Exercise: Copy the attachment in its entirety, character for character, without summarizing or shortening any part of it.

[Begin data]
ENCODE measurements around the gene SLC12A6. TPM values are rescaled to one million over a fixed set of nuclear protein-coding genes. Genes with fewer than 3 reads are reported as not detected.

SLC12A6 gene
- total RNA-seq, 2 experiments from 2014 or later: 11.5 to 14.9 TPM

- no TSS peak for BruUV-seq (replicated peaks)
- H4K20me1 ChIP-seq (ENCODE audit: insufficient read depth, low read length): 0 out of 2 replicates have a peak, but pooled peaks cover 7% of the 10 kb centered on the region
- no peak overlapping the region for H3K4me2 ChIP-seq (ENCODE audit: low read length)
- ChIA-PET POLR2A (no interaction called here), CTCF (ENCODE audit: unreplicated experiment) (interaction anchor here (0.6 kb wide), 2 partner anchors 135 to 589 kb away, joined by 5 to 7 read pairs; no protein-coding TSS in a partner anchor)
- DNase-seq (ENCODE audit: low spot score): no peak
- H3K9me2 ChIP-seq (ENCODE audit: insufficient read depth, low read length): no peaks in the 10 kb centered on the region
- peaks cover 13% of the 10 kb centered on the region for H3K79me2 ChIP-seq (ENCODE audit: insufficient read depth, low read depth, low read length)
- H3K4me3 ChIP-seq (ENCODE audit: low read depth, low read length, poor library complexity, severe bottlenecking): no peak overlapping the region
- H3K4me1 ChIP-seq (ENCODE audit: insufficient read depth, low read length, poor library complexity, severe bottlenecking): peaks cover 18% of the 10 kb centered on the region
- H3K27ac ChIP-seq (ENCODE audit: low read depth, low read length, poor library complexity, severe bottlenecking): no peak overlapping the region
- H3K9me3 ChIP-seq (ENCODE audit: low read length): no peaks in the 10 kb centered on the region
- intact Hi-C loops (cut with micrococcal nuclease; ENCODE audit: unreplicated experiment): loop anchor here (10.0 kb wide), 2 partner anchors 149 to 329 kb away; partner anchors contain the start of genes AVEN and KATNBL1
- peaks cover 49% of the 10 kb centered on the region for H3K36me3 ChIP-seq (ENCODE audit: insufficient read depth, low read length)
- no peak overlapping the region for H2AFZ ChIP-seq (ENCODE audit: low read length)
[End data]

ENCODE measurements around the gene SLC12A6. TPM values are rescaled to one million over a fixed set of nuclear protein-coding genes. Genes with fewer than 3 reads are reported as not detected.

SLC12A6 gene
- total RNA-seq, 2 experiments from 2014 or later: 11.5 to 14.9 TPM

- no TSS peak for BruUV-seq (replicated peaks)
- H4K20me1 ChIP-seq (ENCODE audit: insufficient read depth, low read length): 0 out of 2 replicates have a peak, but pooled peaks cover 7% of the 10 kb centered on the region
- no peak overlapping the region for H3K4me2 ChIP-seq (ENCODE audit: low read length)
- ChIA-PET POLR2A (no interaction called here), CTCF (ENCODE audit: unreplicated experiment) (interaction anchor here (0.6 kb wide), 2 partner anchors 135 to 589 kb away, joined by 5 to 7 read pairs; no protein-coding TSS in a partner anchor)
- DNase-seq (ENCODE audit: low spot score): no peak
- H3K9me2 ChIP-seq (ENCODE audit: insufficient read depth, low read length): no peaks in the 10 kb centered on the region
- peaks cover 13% of the 10 kb centered on the region for H3K79me2 ChIP-seq (ENCODE audit: insufficient read depth, low read depth, low read length)
- H3K4me3 ChIP-seq (ENCODE audit: low read depth, low read length, poor library complexity, severe bottlenecking): no peak overlapping the region
- H3K4me1 ChIP-seq (ENCODE audit: insufficient read depth, low read length, poor library complexity, severe bottlenecking): peaks cover 18% of the 10 kb centered on the region
- H3K27ac ChIP-seq (ENCODE audit: low read depth, low read length, poor library complexity, severe bottlenecking): no peak overlapping the region
- H3K9me3 ChIP-seq (ENCODE audit: low read length): no peaks in the 10 kb centered on the region
- intact Hi-C loops (cut with micrococcal nuclease; ENCODE audit: unreplicated experiment): loop anchor here (10.0 kb wide), 2 partner anchors 149 to 329 kb away; partner anchors contain the start of genes AVEN and KATNBL1
- peaks cover 49% of the 10 kb centered on the region for H3K36me3 ChIP-seq (ENCODE audit: insufficient read depth, low read length)
- no peak overlapping the region for H2AFZ ChIP-seq (ENCODE audit: low read length)